In any event, expect to see the groundwork laid for these and other tax raising initiatives very soon. It will be important for taxpayers to pay close attention and to keep a tight grip on their wallets. 

See You Later, Sooners

In the 1930s, tens of thousands of farmers, mostly from Oklahoma, fled the Dust Bowl for California with hopes of a better life. It is ironic that California’s Farmers (Farmer Brothers coffee company, that is) has recently announced that it is fleeing our state for a less expensive destination that includes Oklahoma on the short list. Any humor, however, will no doubt be lost on the 350 employees who are about to lose their jobs paying $40,000 to $80,000.

Farmer Brothers, a fixture in California for over 100 years, is just another of a long list of firms that, fed up with California’s high taxes and anti-business environment, have left for less costly states. Other recent refugees include Chevron, Nestle, Sony, Charles Schwab, Occidental Petroleum, Toyota, Campbell Soup, Nissan and Comcast, all of which have moved all or a significant portion of their work force out of state.

These departures are treated with a great collective yawn from Sacramento. When asked, flacks for the governor and other senior elected officials try to convince the public that these losses are not due to state policies and that the jobs and tax revenue lost are not significant anyway. Some in the media have even been known to listen to these rationalizations from elected officials with a straight face and proceed to parrot back this nonsense in what they report. Those who claim that California is not hemorrhaging companies, and the jobs they provide, should be challenged to provide their list of major companies that are relocating to California or that are making a significant expansion of their California workforce.
Sure, California is benefiting from the national recovery like all other states and some jobs, mostly low-paying, are being created. But California’s job creation for good middle class employment is anemic compared to pro-growth states like Texas.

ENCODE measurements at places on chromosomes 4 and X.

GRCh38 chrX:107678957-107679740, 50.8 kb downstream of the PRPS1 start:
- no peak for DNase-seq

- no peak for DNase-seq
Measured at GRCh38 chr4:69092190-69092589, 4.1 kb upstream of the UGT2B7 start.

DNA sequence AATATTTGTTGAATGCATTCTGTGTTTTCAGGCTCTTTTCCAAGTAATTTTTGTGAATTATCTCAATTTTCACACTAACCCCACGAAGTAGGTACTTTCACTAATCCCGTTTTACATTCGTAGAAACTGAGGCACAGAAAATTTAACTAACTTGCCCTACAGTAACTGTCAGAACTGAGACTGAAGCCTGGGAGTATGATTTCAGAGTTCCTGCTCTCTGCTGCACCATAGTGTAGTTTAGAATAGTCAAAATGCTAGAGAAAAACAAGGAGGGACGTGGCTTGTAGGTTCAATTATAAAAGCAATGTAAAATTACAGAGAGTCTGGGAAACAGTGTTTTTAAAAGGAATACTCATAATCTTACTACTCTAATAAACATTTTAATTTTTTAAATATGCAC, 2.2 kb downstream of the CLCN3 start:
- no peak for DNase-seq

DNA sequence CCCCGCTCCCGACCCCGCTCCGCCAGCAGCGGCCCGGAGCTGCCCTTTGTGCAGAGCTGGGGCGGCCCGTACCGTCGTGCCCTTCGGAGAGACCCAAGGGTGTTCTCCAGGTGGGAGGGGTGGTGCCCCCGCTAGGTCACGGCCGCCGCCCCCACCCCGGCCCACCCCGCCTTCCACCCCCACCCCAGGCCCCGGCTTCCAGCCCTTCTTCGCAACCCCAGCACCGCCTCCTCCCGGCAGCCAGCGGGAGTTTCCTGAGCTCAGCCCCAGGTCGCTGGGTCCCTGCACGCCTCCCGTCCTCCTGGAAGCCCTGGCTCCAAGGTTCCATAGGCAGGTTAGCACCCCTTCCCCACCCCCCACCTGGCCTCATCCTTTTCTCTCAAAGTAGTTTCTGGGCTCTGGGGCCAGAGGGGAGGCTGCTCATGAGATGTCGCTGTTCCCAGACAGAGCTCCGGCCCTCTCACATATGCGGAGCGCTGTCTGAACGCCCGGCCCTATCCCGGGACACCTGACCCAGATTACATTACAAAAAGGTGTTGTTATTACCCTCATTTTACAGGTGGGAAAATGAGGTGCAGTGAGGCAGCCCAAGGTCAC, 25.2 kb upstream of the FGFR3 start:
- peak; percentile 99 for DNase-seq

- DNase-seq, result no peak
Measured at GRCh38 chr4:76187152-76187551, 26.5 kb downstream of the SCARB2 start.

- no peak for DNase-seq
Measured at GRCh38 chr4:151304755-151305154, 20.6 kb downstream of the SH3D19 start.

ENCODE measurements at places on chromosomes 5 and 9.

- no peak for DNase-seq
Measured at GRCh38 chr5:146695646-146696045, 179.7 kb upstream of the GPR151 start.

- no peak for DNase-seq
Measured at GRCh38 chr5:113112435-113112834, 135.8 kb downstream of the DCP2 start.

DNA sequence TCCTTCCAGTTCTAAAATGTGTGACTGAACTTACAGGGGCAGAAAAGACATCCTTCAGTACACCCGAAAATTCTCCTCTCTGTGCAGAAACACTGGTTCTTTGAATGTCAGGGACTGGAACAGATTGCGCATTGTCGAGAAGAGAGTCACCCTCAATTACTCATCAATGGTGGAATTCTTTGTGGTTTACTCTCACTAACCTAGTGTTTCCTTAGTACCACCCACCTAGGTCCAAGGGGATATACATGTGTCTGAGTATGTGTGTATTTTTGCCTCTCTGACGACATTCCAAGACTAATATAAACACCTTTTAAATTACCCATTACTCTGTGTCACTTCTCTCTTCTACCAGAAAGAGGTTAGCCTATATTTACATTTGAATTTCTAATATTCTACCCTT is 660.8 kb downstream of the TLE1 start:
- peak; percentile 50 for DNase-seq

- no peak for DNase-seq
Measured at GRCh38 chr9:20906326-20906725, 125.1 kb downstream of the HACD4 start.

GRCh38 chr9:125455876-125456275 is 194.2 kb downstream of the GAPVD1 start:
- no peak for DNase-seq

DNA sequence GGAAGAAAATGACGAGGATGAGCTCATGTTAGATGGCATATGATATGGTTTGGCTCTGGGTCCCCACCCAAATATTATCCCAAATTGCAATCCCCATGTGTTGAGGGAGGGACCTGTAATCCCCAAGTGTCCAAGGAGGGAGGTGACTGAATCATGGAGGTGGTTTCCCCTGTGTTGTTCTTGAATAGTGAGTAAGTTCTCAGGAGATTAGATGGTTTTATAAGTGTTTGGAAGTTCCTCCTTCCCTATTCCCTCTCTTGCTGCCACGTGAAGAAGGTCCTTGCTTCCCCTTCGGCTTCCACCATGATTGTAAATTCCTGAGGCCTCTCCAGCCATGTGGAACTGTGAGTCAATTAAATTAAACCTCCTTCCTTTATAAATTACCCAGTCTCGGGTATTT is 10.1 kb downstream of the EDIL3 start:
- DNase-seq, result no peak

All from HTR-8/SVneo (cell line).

Californians should not be surprised to see these companies go. The Washington, D.C.-based Tax Foundation lists California at 48, two from the bottom, in its 2015 Tax Climate Index. (This will, no doubt, annoy those on the far left who claim, that because of Proposition 13, California businesses do not pay their “fair share” in taxes.) Then there is Chief Executive Magazine, whose survey of CEOs has ranked California dead last as a place to do business for ten years in a row.

The Dust Bowl of the 1930s made the land unproductive. Eighty years later, California’s Tax Bowl, where we lead, or nearly lead the nation in almost every tax category is making our state unproductive. Any small economic progress our state has been able to make has been in spite of, not because of, Sacramento’s policies.

Those who jumped the gun to stake out land in the Oklahoma Territory before President Grover Cleveland officially proclaimed it open to settlement in 1889, were nicknamed “Sooners.” (Today, the University of Oklahoma proudly uses this name for its athletic teams.) Perhaps it would be appropriate to call companies now leaving California as “Laters,” as in “See ya later.” Sacramento could raise revenue by selling this motto on a bumper sticker to those departing our state. 

The articles were written by Jon Coupal, the president of the Howard Jarvis Taxpayers Association – California’s largest grass-roots taxpayer organization dedicated to the protection of Proposition 13 and the advancement of taxpayer’s rights.